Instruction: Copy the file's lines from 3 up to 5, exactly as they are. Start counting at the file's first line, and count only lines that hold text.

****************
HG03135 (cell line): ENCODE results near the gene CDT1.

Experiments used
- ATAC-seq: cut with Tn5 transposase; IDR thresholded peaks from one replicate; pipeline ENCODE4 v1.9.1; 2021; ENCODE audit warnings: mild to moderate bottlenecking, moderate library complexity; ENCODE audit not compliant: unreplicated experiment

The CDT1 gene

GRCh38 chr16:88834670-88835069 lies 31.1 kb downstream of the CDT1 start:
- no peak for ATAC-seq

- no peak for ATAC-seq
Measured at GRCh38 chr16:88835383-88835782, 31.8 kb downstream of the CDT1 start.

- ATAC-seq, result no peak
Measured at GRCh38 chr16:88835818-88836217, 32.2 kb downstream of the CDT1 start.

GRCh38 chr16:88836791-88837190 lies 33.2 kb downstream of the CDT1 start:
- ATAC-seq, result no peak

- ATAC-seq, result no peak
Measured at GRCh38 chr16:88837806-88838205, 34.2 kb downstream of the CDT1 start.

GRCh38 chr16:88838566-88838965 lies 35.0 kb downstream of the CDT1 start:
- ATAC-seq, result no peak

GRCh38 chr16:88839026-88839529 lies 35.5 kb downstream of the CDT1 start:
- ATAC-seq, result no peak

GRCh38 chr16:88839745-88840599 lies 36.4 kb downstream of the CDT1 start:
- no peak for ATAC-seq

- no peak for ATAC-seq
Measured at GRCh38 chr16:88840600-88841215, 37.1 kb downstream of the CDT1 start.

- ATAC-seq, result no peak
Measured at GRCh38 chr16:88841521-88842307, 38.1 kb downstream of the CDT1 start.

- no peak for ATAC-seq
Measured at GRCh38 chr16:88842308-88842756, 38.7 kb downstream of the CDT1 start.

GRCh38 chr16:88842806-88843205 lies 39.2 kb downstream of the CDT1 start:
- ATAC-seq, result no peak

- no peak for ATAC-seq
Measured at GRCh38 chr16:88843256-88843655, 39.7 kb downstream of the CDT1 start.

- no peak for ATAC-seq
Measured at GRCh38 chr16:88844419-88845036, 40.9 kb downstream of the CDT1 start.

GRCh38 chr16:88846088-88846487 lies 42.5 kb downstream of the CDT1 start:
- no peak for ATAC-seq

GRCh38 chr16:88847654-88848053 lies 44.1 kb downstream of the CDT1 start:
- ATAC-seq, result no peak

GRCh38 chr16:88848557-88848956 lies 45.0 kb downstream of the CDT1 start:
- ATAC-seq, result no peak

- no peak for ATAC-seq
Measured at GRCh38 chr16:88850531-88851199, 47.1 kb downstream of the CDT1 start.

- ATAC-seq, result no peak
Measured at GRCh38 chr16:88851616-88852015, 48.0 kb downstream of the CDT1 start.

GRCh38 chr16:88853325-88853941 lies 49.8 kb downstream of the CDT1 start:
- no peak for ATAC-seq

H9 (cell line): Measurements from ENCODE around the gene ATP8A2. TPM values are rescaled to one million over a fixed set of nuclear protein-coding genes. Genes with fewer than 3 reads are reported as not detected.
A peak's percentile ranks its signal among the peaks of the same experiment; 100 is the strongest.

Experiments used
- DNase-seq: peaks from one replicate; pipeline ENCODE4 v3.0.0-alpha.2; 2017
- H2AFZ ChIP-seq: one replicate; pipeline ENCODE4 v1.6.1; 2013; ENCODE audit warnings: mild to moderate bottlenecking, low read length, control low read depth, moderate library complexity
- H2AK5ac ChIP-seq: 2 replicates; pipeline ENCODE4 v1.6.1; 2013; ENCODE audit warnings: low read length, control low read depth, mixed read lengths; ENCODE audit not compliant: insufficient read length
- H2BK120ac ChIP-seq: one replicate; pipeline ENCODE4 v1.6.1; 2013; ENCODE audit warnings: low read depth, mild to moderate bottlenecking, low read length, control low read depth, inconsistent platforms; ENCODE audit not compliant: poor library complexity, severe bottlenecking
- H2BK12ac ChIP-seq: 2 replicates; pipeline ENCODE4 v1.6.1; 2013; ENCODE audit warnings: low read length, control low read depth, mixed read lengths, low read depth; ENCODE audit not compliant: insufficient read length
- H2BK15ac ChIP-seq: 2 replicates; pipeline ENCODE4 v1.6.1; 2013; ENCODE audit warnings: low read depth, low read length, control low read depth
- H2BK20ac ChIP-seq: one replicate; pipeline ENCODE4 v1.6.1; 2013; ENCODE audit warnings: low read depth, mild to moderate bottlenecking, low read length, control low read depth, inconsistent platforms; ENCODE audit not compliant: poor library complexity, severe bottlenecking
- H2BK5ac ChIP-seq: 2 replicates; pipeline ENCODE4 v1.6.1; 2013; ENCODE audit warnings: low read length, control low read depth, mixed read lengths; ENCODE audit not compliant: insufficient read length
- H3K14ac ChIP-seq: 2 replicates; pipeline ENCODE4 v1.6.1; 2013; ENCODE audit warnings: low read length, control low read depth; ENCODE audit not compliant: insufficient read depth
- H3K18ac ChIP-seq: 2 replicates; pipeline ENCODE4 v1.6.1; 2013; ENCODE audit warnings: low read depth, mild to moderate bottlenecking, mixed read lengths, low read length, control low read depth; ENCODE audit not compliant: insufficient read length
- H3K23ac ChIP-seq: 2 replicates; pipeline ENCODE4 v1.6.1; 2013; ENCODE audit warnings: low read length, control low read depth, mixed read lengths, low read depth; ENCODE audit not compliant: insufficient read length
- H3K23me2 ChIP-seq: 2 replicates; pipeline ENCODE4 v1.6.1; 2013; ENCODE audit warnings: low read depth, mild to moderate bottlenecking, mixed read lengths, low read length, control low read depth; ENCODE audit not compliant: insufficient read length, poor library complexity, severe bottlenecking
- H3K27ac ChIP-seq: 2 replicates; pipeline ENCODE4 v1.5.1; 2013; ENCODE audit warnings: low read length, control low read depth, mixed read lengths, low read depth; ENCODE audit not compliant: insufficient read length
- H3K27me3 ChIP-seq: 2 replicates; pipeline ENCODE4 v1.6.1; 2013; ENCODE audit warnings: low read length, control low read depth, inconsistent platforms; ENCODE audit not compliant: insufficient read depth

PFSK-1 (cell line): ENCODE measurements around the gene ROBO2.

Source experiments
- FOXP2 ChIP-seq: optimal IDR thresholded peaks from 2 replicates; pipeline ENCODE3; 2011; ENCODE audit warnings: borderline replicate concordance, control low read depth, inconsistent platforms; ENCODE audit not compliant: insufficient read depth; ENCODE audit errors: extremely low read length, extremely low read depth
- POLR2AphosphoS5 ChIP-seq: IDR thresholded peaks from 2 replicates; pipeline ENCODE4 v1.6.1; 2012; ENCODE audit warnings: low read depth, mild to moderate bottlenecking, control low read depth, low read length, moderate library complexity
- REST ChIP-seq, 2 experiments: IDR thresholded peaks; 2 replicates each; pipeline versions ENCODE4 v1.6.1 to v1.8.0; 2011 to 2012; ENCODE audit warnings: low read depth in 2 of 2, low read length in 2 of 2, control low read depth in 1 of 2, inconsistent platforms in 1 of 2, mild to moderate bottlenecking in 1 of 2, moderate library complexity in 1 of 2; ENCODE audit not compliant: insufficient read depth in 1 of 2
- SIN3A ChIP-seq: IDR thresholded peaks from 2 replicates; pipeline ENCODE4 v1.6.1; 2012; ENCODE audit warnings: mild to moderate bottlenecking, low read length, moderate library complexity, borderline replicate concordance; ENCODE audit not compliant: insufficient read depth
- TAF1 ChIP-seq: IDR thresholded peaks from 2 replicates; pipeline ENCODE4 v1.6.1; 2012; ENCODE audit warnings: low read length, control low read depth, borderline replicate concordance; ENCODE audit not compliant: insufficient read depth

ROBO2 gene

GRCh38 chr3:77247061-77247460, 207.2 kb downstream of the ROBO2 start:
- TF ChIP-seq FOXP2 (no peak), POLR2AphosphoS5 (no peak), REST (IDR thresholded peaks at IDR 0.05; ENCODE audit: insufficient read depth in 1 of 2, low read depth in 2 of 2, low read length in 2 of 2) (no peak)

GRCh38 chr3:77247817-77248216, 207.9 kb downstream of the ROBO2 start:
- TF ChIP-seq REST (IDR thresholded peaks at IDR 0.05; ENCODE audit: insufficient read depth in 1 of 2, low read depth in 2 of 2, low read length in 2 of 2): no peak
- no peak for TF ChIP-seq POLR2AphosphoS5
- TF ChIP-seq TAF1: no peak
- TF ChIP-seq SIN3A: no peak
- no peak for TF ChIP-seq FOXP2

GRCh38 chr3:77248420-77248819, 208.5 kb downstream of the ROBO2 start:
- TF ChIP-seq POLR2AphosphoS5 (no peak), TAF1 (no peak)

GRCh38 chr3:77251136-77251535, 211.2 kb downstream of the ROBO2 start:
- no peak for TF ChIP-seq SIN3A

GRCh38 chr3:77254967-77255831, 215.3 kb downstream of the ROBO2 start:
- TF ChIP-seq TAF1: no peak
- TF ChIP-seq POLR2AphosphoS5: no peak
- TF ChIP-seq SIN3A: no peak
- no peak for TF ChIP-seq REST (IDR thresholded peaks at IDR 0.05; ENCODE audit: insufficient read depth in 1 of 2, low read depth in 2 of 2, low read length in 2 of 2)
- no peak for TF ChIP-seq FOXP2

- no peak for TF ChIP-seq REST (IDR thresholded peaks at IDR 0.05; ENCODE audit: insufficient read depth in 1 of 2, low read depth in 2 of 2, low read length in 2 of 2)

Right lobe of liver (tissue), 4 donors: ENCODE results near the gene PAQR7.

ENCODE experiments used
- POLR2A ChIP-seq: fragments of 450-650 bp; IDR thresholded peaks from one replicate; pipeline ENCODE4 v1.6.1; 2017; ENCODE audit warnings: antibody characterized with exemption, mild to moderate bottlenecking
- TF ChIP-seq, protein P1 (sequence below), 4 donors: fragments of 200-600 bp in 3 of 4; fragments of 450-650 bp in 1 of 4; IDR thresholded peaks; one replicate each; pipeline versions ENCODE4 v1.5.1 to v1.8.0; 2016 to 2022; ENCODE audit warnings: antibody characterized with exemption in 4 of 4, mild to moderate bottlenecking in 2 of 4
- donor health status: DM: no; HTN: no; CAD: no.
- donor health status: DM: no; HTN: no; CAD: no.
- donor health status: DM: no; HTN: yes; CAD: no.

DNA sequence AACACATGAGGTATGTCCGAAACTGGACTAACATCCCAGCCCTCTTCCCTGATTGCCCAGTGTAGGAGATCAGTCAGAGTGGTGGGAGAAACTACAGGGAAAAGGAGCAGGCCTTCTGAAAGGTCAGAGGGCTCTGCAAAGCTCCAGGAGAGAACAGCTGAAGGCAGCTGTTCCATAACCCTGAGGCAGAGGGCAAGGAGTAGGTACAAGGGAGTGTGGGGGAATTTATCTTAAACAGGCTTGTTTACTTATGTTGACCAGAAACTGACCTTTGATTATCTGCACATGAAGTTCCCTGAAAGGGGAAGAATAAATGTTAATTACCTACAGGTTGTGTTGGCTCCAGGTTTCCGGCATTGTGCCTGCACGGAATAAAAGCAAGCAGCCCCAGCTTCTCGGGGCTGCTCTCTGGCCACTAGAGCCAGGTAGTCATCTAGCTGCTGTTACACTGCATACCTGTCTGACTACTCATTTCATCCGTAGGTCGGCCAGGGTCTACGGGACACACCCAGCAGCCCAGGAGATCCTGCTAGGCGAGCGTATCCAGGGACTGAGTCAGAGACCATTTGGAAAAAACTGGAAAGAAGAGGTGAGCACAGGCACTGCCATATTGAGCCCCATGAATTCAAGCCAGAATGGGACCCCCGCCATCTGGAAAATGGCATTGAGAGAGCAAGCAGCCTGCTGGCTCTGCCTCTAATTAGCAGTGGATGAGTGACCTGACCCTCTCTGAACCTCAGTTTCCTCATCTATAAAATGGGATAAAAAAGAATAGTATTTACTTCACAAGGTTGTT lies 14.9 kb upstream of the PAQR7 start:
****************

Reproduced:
- ATAC-seq: cut with Tn5 transposase; IDR thresholded peaks from one replicate; pipeline ENCODE4 v1.9.1; 2021; ENCODE audit warnings: mild to moderate bottlenecking, moderate library complexity; ENCODE audit not compliant: unreplicated experiment

The CDT1 gene

GRCh38 chr16:88834670-88835069 lies 31.1 kb downstream of the CDT1 start: